Truth. Justice. Minesweeper.

Monday, July 25, 2005

I just finished reading the paper by Ingrid's professor, the one on literary origins of superheroes. Ingrid brought it by the other day. God, it's death. Academic writing. Never fails to make my eyes glaze over.

There is some actual information in the article, though, and I was able to keep myself out of the coma long enough to extract some of it.

Basically the idea is this. Superheroes showed up in the mid-'80s. There's no disputing that. We don't know why people suddenly started getting super-powers, but we know they did, and we know when. So that's fine. But the people who got the super-powers immediately started behaving like comic-book-type heroes and villains. Must have been because of something they read or saw in a movie or on TV. Because why else would you put on a mask and call yourself Radish man or whatever?

So, Ingrid's prof is saying, therefore we can study the comics and books and TV and movies to try and figure out where all this is coming from. And he does a lot of that. And it's all semiotics this and postmodern that and who gives a crap. But he does make a couple of interesting points. Here's my favorite:

In the real world, we can isolate who the first superhero was according to super-powers. The first guy to have super-powers and who was a good guy was the first superhero. (Thunderhead.) But the first person in literature to have super-powers and who was a good guy was Gilgamesh or somebody. Which doesn't necessarily advance our discussion. Because on the one hand it's easy to have super-powers in legend or in fiction, and on the other hand hardly any of the people with the super-powers behave like superheroes or supervillains.

For instance. Jesus could obviously do stuff that your average joe could not do, and by all accounts he was a good guy. Do we then have to call him a superhero? We could, I guess, but how does it help us to understand what guys like Greyghost and Bob are up to? It doesn't, that's how.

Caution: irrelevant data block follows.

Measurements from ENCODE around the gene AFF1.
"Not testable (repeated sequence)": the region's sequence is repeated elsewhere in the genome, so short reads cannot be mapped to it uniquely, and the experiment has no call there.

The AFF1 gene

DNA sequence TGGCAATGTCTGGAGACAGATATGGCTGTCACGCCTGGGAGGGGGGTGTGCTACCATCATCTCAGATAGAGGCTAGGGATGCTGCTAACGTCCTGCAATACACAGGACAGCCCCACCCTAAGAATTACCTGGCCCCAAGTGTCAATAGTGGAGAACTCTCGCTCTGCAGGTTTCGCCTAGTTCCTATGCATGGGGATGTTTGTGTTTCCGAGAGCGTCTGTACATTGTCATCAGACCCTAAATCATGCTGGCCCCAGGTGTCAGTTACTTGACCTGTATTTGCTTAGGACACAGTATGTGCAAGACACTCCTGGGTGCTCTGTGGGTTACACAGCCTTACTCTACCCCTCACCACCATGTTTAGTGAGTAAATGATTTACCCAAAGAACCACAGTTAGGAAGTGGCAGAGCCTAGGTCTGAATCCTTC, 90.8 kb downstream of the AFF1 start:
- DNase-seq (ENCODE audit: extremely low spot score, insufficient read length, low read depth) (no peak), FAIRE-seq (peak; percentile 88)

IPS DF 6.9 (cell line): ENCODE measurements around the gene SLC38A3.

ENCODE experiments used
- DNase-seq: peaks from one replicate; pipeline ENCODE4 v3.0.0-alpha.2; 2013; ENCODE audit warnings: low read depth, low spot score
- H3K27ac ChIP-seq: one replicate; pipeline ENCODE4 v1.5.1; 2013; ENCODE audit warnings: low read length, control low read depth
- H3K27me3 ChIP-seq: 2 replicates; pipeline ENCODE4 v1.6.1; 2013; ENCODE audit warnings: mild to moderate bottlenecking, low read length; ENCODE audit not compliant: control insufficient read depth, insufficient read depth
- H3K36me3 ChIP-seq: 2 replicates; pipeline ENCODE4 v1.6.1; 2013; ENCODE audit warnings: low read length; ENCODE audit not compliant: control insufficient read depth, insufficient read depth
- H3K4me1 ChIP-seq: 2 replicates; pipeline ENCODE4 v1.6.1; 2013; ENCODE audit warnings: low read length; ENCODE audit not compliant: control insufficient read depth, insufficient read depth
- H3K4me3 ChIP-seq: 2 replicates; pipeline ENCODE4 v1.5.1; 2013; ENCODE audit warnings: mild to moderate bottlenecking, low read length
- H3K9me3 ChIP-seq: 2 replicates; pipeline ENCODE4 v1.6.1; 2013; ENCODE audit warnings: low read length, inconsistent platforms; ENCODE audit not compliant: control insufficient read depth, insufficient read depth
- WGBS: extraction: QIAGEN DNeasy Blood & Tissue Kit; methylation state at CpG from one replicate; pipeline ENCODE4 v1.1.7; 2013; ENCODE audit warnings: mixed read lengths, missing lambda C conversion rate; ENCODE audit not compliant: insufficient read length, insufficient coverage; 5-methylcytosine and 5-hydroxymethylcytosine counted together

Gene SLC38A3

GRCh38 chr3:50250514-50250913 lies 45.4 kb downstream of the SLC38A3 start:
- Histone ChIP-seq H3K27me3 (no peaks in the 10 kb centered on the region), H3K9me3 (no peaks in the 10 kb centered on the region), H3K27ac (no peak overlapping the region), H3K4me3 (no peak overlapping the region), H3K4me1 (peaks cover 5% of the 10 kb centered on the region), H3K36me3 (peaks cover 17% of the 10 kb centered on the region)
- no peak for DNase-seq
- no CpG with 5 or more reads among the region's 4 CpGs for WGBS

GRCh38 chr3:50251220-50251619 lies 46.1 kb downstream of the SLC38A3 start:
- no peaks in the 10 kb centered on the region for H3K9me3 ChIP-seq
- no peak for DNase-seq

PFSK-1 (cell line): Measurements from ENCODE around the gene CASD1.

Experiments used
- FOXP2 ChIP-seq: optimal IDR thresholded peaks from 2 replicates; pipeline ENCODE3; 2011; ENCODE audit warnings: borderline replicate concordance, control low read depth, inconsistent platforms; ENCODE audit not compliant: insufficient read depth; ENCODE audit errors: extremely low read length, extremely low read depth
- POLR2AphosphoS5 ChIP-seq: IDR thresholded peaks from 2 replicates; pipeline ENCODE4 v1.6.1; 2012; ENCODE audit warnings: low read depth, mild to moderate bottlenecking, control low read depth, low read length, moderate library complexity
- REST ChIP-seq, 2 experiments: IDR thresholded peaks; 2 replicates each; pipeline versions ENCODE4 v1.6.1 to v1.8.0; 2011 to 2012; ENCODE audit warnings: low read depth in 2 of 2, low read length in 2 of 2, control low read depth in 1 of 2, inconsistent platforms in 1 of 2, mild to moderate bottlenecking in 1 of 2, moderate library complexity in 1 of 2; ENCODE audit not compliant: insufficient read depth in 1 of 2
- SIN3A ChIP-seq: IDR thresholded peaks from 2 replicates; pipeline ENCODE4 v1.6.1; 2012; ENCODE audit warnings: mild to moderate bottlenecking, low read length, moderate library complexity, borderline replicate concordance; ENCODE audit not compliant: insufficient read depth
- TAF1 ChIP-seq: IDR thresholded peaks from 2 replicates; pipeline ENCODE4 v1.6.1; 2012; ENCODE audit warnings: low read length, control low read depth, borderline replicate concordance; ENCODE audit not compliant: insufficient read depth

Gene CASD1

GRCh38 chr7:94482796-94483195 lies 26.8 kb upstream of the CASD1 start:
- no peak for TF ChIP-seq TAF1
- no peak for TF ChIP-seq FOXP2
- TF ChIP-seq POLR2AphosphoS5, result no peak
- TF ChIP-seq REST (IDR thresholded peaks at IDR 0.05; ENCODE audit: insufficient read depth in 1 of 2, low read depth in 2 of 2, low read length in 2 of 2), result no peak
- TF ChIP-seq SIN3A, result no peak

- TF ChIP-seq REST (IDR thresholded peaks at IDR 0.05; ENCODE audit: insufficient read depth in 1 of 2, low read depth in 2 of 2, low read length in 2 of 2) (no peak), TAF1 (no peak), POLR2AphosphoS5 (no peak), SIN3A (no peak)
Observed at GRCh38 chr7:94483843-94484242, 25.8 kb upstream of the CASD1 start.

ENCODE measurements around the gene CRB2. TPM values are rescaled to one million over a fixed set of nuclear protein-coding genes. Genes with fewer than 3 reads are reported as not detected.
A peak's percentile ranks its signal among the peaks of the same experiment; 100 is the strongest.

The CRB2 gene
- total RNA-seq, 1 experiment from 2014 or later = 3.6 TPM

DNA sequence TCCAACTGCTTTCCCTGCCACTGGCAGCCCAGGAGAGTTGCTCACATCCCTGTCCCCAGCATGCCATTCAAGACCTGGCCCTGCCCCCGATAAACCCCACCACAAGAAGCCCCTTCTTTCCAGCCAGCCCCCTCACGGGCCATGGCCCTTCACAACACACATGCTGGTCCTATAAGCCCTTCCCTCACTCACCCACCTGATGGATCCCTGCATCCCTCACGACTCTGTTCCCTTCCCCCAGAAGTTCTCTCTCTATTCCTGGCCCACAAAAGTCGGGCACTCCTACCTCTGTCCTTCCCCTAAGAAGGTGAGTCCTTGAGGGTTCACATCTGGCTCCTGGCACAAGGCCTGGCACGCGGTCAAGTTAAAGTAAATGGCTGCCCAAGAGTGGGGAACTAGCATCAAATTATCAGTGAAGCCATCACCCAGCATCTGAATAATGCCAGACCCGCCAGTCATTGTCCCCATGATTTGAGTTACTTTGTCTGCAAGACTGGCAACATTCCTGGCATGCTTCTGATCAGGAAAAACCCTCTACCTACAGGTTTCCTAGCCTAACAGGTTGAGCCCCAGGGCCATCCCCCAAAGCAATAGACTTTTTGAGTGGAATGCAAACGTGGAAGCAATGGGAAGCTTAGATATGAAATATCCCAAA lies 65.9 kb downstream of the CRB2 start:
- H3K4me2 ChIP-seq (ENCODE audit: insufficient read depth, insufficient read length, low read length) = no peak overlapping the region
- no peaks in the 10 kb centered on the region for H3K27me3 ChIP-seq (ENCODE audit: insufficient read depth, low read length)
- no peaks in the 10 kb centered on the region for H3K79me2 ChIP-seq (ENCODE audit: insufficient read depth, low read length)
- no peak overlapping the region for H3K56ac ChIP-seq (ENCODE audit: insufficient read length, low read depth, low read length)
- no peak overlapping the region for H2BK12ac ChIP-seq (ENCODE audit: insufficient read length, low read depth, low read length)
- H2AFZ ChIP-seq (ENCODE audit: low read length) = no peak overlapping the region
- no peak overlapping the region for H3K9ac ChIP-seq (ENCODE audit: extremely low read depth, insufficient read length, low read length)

So if we're talking about modern, mask-wearing, here-I-come-to-save-the-day type superheroes, we need something other than super-powers to identify them. And Ingrid's prof has decided that there are two flags to look for: 1) fighting crime, and 2) the secret identity. And it has to be routine crime fighting, too; if you just want revenge on some people like the Count of Monte Cristo did, that doesn't count. And the secret identity has to have two pieces to it; you have to switch back and forth between one and the other. So the Lone Ranger doesn't count either, because he was Lone all the time.

It's weird. We could have had superheroes at any time. There was nothing stopping some guy like One-Eyed Jack from putting a bag over his head and going out to bust up some drug dealers decades ago. The secret identity and the crime fighting don't depend on the powers. But none of it happened until the powers came along. Why?

On the other hand, there was nothing stopping anybody from writing about secret-identitied super-powered crimefighters centuries ago. But they didn't, until the 20th century. Why?

Anyway. The only other thing in the paper that grabbed my attention was the trackback of just who was the first literary superhero. Obviously Superman was the one who put superheroes on the map. But even before Superman, there was a hero called the Crimson Avenger in comics. This was all in the 1930s. And even before that, outside of comics, there was Zorro, starting in 1919. And even before that, there was the Scarlet Pimpernel, in 1905. If there was one before that, Ingrid's prof didn't track him down.

Oh, and this is one of the things that appeared in the footnotes.
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